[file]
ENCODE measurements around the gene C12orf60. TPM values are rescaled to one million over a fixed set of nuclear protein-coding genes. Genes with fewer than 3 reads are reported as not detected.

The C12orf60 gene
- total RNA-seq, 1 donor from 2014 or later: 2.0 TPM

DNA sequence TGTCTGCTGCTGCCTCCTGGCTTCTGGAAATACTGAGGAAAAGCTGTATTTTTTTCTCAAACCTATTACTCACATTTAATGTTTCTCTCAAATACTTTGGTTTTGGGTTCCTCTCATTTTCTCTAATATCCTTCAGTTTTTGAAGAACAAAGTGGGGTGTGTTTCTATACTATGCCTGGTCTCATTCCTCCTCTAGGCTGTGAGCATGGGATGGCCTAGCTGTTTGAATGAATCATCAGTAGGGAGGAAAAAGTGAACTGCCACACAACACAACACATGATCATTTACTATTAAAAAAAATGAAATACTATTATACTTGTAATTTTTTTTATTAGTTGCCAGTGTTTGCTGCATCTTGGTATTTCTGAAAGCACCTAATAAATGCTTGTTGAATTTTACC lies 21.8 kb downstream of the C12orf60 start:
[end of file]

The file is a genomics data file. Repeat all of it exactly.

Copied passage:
ENCODE measurements around the gene C12orf60. TPM values are rescaled to one million over a fixed set of nuclear protein-coding genes. Genes with fewer than 3 reads are reported as not detected.

The C12orf60 gene
- total RNA-seq, 1 donor from 2014 or later: 2.0 TPM

DNA sequence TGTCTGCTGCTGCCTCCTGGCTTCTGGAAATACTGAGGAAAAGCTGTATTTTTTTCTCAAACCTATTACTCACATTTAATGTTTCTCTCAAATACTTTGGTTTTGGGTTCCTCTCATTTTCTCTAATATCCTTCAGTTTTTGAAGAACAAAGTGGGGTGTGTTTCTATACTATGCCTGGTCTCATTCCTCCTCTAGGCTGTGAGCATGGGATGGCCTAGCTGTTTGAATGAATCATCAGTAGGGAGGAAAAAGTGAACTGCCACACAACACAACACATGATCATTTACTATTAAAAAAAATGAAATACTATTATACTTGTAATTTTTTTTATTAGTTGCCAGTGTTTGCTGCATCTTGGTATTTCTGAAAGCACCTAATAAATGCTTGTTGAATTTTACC lies 21.8 kb downstream of the C12orf60 start: